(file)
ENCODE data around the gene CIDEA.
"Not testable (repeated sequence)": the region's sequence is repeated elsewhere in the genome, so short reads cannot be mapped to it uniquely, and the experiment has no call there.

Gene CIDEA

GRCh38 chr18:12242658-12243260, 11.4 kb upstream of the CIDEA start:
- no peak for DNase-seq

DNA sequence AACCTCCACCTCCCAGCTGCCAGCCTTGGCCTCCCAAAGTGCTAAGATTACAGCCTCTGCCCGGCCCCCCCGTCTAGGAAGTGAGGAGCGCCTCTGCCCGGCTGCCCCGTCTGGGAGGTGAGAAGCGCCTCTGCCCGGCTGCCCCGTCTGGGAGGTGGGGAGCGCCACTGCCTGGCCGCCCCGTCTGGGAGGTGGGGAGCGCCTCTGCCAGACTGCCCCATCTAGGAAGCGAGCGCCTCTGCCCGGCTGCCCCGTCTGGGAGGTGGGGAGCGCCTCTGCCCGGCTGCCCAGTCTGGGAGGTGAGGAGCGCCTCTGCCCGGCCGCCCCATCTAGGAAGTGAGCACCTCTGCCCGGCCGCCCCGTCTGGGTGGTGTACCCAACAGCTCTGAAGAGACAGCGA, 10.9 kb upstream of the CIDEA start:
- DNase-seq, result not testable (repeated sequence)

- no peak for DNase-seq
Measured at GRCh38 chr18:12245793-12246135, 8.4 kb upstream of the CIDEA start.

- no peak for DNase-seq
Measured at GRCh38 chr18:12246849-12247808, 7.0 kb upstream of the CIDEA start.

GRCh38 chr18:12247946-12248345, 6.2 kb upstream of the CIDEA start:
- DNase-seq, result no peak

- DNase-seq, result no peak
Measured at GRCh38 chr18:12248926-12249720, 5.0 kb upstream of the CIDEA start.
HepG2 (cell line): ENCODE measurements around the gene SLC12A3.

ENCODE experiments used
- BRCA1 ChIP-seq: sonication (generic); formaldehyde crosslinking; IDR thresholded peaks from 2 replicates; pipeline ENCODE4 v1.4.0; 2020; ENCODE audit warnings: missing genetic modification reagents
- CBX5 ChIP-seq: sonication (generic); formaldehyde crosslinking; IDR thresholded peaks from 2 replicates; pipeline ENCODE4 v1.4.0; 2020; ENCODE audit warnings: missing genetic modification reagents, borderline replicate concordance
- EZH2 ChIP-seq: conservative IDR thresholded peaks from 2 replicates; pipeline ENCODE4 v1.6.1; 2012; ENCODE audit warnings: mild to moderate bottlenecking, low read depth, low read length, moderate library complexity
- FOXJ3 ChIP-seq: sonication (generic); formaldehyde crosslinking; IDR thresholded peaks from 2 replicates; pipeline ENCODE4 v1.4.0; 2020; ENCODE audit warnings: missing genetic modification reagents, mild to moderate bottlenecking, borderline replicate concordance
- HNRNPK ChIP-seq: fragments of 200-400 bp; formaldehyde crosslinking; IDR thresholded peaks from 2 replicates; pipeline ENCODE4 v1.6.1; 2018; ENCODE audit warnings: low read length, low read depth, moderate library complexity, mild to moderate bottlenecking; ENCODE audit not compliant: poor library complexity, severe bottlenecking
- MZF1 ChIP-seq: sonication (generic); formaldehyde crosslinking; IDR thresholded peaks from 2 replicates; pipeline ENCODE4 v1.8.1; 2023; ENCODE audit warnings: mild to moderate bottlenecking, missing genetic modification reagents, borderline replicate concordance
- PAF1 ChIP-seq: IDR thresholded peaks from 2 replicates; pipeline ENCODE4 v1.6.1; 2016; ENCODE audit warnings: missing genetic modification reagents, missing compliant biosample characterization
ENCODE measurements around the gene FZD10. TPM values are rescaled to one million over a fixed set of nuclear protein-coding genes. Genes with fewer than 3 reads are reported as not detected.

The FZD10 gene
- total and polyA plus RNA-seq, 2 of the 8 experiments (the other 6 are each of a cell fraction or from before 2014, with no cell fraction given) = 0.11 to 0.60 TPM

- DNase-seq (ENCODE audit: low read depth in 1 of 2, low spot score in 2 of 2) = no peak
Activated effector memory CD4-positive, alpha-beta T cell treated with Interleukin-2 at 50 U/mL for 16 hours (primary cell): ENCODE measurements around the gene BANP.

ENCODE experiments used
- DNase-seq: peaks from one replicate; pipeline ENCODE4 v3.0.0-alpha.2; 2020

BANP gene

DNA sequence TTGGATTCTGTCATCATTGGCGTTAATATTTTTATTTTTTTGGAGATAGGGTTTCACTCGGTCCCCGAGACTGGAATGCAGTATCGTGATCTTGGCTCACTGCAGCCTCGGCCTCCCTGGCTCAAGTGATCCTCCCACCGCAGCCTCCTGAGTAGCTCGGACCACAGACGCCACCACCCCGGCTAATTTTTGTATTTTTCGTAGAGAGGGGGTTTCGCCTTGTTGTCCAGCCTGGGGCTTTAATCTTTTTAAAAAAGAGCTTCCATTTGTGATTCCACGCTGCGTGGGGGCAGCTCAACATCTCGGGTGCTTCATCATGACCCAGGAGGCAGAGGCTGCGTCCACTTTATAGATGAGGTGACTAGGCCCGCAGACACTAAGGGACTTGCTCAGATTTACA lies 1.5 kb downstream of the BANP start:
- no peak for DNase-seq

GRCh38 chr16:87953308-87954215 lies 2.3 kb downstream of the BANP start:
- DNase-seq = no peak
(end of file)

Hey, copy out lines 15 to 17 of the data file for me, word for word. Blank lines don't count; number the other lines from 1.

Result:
Measured at GRCh38 chr18:12248926-12249720, 5.0 kb upstream of the CIDEA start.
HepG2 (cell line): ENCODE measurements around the gene SLC12A3.

ENCODE experiments used